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Do It Yourself Employee Survey Pros and Cons

Posted by Insightlink on 10/13/15

Employee Surveys: Do-It-Yourself vs. Using An Outside Firm

Well, yes. We are in the survey business. So you probably think we’re going to say you should use an outside firm. And we are, mostly, going to say just that. But we have our reasons and we think that you may enjoy, and even benefit, from hearing a few of them.  

Not Every Project Is a Do-It-Yourself Project and Not Everyone Is a Do-It-Yourselfer

Employee surveys look pretty easy. After all, you know your own organization and you know the questions you want to ask (at least in theory). And there’s tools like Survey Monkey that are practically free (unless you want to use the cool/advanced features) to help you set up, run and analyze your survey. So why not tackle it in-house and put the bucks you save by not hiring a research company toward some other worthy organizational objective such as installing a hot tub in the break room?

Well, before you start inspecting the choices at the Spas-R-Us website, ask yourself a few questions.

  1. Do I (or whoever else is assigned the survey job) have the time to do it? Survey writing, data collection, data analysis and write-up are more time-consuming than you might think. Make a realistic assessment of the staff hours involved in all these steps and you might find that using an outside firm is very cost competitive. We guarantee that it is cheaper to use us in the first place than to try it yourself, give up in exhaustion and then hire us anyway to fix it (we get new clients this way at least several times per year).
  2. Do I/we have the skill? You may think it’s is easy to write effective survey questions. Apparently it is not, because we have a vast collection of examples from surveys we have seen – some DIY efforts and some by supposed pros – that fail in various amusing or horrific ways. Not everyone is a skilled data analyst, either, judging by some of the misused statistics, odd interpretations and illogical conclusions we have seen. Be honest with yourself – if you are not good at these things, or simply don’t like doing them – hire a pro.

Sometimes Your Survey Needs Things You Can’t Provide Yourself
There are a couple of valuable things you get from using an outside research firm that you can’t get when you do your survey in-house.

Comparative norms. If you want to see how employee opinion at your firm compares to national or industry norms, you need to work with a company (yes, like us!) that collects representative normative data. You simply can’t produce this for yourself – even many research companies do not bother to collect representative normative data (they cheat and use aggregated data from surveys they’ve done for clients – such data is not representative of anything except their client list).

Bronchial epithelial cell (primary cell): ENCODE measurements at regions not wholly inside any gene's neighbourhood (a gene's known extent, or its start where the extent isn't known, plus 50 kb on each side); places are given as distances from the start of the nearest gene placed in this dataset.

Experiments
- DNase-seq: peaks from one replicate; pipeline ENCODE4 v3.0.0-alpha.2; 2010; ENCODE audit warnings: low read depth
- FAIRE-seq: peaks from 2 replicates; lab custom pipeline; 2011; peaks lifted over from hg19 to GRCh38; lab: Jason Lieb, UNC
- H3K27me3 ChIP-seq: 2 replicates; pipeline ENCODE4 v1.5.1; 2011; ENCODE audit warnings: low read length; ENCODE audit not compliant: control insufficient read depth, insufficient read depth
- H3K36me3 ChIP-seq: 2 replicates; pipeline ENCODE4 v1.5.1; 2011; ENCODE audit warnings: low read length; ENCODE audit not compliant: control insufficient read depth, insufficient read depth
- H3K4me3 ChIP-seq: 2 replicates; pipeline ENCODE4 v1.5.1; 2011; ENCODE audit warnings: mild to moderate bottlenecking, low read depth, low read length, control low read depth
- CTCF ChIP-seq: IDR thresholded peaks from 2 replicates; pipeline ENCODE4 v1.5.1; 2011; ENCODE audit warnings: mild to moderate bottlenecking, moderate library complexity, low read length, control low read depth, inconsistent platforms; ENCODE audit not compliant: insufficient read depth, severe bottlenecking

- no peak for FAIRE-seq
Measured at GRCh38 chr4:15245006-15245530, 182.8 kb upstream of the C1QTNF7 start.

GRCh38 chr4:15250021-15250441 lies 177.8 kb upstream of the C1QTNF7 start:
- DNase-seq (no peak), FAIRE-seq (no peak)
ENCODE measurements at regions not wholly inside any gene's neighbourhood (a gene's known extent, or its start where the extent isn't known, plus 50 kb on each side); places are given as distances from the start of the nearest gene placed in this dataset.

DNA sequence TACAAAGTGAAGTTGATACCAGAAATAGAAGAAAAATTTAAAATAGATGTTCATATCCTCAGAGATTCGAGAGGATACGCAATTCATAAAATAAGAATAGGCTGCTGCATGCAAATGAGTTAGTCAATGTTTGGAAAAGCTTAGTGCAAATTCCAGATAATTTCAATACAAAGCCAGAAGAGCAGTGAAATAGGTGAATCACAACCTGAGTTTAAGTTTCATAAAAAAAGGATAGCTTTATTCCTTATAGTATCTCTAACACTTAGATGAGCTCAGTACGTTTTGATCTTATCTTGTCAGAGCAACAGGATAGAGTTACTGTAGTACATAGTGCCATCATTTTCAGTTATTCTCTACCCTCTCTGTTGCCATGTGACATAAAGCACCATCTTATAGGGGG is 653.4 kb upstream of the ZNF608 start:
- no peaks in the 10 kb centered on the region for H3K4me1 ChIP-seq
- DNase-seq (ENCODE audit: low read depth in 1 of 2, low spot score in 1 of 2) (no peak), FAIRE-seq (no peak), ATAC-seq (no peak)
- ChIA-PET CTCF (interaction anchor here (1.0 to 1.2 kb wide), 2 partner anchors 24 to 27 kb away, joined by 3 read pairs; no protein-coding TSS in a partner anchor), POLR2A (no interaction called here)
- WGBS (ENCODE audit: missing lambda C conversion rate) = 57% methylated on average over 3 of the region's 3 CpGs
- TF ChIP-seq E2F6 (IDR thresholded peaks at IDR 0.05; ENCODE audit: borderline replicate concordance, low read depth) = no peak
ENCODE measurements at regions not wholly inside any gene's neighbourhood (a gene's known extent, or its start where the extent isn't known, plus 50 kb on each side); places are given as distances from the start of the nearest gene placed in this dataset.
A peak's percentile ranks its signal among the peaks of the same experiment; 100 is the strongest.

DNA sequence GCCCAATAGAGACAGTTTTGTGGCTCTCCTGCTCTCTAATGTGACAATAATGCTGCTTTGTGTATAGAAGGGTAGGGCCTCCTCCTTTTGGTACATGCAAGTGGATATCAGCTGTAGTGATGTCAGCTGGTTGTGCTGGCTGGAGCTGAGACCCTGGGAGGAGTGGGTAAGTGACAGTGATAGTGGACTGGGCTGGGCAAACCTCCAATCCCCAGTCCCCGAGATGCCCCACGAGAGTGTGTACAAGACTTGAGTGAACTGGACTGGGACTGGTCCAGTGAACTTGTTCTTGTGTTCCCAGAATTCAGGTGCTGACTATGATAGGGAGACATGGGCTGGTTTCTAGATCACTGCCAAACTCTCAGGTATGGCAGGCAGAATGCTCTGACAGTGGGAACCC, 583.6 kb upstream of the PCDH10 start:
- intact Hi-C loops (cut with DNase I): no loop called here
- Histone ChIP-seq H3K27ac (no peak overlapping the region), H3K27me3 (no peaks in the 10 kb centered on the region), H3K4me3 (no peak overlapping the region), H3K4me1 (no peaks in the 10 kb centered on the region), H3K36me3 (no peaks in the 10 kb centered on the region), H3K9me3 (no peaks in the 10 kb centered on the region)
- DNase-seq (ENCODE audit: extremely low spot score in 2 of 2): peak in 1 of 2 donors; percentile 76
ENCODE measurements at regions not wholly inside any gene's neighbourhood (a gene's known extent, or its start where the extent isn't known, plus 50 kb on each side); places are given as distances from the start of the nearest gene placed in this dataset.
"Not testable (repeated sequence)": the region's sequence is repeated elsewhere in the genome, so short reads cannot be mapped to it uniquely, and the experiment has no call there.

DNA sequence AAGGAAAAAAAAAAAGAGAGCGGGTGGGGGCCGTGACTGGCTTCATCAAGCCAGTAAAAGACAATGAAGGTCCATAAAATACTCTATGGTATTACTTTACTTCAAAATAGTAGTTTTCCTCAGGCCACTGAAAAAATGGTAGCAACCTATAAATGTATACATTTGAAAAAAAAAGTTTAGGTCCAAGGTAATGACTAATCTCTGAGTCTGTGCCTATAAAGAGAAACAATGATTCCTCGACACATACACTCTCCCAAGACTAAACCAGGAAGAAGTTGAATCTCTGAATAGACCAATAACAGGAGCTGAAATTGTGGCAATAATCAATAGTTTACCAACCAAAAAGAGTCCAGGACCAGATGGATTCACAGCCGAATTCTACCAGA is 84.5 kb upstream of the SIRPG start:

Credibility/confidentiality/objectivity. Based on the thousands of surveys we have done and the tens of thousands of employee written comments we have analyzed, trust between employees and their organizational leadership is not universal. Getting a true picture of employee perceptions hinges on their willingness to share their opinions freely and their confidence that the findings will be interpreted in a fair and objective manner. Using a research firm means getting state-of-the-art confidentiality procedures and an experienced outsider’s perspective on the meaning and implications of the findings. Do you want to spend time and effort defending your in-house survey process and countering suspicions of bias? Or would you rather let us take that heat (we can, easily) and get on with actually using the data to make improvements?

Is There Ever a Place For Do-It-Yourself Employee Surveys?

Actually, we think there is (surprised you, didn’t we?). There are survey projects that just don’t need as much research firepower and where the cost of hiring a survey company is hard to justify. Here are a few.

• Flash surveys. Sometimes all you need is a quick answer to a few simple questions. If what you need to learn is whether employees want the break room hot tub to have built-in cup holders or would prefer it to have two extra Jacuzzi jets instead, a quick, short in-house survey is more than sufficient (heck, even a show of hands might work).

• Tracking progress. After a major employee survey, most organizations develop specific actions plans, ideally with clear goals and timelines. Measuring progress toward these goals is important, but a small tracking survey – possibly using some of the questionnaire items from the big survey – may do the trick. Of course, if you insist on hiring us for one of these, we’ll be happy to help, both in conducting it and in keeping the cost down (we want you to succeed and grow so you will have budget available for the next big survey).

• If you are a pro yourself. Depending on what your organization does and what your (or your staff’s) skill set is, you may be perfectly capable of writing good survey questions, and gathering and analyzing data. If you have the skills, capabilities and time – go for it. You only need call on us when you have credibility/confidentiality/objectivity issues or you want comparative norms. When you have those needs, we’ll be happy to help and when you don’t, you can do-it-yourself with our blessing.

We hope you’ve found this little summary useful. Just remember…


We cost a little more than doing your survey in-house. But you won’t get punched in the nose for choosing us. We promise.

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